Not all Coxeyites and similar armies were peaceful protestors, however. While Coxey’s Army set up alcohol-free camps and welcomed men and women both black and white, other factions of the army took more drastic measures.
One such army led by William Hogan also set out in the spring of 1894, for the Capitol. Knowing that the wealthy ran the railroads which were the only effective means of transportation at the time, William Hogan and some 700 men captured a Northern Pacific Railway train and defied federal attempts to take the train over until the vehicle reached Montana. A copycat group of Coxeyites hijacked a train in Missoula, too, but backed down “without a struggle.”
Nonetheless, Coxey’s Army was one among the many highly publicized marches headed for Washington, but only his would become the first to actually make it. Though Coxey claimed at some points in the pilgrimage his army numbered 100,000, only 500 of those protestors made it to Washington.
There, Coxey’s Army became the first official protest march to occupy streets, parks, and lawns of Washington. D.C. President Grover Cleveland did not take kindly to Coxey’s Army; officials arrested key leaders, including Coxey himself, and the protest was quelled rather quickly.
Reboot And Legacy Of Coxey’s Army
Though his first march was unsuccessful in introducing his bill, it did galvanize progressivists of the next generation including Mother Jones and Jack London.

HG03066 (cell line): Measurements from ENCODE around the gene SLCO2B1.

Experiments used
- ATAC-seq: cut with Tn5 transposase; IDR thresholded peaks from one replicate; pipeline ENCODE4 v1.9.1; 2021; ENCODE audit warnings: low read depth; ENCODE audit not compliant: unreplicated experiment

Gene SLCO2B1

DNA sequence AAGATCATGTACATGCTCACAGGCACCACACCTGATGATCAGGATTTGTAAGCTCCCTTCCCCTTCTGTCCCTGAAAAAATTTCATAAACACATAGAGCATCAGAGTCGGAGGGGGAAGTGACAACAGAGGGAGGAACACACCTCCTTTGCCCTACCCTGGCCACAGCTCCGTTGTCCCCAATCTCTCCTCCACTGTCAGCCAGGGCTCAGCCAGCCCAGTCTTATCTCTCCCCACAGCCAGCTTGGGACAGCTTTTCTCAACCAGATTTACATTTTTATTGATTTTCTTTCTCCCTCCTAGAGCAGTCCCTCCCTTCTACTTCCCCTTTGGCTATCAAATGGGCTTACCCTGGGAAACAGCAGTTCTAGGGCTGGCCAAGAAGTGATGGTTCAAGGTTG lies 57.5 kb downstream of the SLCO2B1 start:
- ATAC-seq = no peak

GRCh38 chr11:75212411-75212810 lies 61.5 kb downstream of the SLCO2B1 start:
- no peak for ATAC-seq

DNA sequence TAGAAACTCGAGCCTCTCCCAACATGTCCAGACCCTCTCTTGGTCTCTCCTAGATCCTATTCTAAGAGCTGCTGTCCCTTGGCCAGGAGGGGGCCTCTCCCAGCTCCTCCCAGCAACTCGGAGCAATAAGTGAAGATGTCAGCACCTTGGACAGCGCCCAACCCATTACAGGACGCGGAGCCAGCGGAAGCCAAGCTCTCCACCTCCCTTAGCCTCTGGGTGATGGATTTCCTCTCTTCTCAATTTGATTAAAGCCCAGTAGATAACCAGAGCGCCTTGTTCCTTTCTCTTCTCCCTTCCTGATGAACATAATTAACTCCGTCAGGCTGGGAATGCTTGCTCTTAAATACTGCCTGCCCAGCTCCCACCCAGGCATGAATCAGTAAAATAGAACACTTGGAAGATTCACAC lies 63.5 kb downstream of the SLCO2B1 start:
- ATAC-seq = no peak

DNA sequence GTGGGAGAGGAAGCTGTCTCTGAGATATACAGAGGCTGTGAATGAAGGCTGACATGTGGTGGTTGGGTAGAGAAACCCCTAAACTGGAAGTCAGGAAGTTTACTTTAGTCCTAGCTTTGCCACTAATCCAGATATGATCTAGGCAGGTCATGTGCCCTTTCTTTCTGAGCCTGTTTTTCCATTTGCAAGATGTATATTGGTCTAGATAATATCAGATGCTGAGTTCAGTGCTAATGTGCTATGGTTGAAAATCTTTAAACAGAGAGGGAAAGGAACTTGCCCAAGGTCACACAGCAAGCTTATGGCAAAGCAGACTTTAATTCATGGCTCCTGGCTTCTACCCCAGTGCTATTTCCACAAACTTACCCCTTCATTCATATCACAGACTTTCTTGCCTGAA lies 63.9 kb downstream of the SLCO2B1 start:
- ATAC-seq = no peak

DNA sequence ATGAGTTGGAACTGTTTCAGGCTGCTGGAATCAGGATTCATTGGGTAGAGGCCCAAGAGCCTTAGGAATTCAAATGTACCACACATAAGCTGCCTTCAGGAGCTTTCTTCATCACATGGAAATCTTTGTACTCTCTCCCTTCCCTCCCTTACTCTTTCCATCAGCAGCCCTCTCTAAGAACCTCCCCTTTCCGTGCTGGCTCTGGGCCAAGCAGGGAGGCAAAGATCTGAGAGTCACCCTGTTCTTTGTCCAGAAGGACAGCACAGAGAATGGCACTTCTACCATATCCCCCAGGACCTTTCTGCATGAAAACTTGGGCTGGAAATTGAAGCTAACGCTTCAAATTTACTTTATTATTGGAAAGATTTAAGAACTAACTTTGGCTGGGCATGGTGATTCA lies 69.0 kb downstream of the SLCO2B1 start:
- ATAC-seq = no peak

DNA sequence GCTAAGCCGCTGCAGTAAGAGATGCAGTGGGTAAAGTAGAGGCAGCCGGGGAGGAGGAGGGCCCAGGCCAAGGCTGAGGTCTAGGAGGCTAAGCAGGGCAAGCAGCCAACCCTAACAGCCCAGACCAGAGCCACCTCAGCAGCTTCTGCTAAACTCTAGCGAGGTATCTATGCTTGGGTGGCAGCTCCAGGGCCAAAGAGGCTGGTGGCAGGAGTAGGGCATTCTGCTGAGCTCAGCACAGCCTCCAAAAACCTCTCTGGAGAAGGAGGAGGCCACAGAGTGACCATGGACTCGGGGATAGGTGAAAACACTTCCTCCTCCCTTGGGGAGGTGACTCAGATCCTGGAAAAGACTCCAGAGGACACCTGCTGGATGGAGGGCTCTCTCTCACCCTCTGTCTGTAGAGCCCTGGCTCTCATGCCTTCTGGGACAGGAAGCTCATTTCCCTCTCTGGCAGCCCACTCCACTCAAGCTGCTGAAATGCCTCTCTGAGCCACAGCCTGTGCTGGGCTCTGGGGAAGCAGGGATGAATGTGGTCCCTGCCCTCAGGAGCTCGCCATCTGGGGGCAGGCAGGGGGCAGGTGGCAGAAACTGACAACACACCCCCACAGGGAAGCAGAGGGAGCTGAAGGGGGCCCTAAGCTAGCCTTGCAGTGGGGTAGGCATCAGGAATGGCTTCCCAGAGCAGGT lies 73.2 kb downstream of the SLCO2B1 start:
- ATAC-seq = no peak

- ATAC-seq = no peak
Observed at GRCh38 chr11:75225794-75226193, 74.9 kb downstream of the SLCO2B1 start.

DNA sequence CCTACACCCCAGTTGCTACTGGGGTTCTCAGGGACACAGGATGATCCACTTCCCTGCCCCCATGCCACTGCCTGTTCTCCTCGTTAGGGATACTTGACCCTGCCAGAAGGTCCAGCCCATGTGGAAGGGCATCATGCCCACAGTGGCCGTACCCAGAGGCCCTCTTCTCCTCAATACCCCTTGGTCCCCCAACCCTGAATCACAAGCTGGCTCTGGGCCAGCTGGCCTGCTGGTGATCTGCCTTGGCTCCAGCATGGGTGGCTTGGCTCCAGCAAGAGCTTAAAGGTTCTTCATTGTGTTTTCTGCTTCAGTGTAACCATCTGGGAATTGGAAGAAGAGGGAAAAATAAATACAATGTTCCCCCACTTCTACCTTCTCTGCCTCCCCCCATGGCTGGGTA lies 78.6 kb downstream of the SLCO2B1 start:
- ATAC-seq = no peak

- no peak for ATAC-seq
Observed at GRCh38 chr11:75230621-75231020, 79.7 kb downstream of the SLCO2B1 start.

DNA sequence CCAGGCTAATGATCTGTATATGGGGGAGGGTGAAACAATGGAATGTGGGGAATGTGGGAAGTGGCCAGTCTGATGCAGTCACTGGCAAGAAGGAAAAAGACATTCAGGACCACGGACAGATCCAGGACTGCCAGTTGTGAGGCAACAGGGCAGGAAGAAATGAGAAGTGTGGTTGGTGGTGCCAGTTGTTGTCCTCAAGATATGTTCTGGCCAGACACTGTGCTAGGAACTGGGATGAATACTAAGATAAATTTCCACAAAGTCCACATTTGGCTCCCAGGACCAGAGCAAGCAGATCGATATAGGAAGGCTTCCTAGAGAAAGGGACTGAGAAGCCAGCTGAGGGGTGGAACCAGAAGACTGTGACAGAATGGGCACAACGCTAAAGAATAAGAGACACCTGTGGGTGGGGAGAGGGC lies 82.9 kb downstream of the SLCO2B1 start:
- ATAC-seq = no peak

Coxey, too, remained a consistent figure in the political arena. He ran for numerous elected offices, ranging from the governor of Ohio to the Presidency of the United States. He was elected Mayor in 1931 in his hometown of Massillon, Ohio.
A version of Coxey’s Army returned to Washington in 1914 later to once again draw attention to the economic downturn and high unemployment. He was, once again, ignored.
It would not be until 1944 that the tenets of his Good Roads Bill reached the White House. In fact, in a largely symbolic but still satisfying culmination of his life’s work, after the New Deal came about, Coxey was asked to read his bill from the Capitol steps.
Coxey’s Army also survived in popular culture. It is often thought that author L. Frank Baum, who had observed the 1894 march on Washington, based some of the characters in his Wizard of Oz on events of the time; the ragtag band of seekers looking for a redress from the Wizard of Oz, with the Scarecrow representing the American farmer, and the Tin Woodman representing industrial workers, as well as other parallels. While it’s an appealing analogy, the idea that Baum received inspiration from Coxey’s Army did not appear until decades after the book and movie — and Baum never confirmed it.
While Coxey’s Army didn’t achieve what it set out to do at the time, it did begin a national realization that we could, in fact, march on Washington and pressure our elected officials.
The Civil Rights and Anti-War movements of the 1960s used this method to full effect. Ever since then, publicly protesting this country’s policies and politics has become a solid part of who we are as a country — and will remain so, no matter who occupies the White House or Congress.
After this look at Coxey’s Army, check out how much one of Abraham Lincoln’s still-living relatives looks like his ancestor. Then, learn how the KKK perverted the notion of a march on Washington in 1925.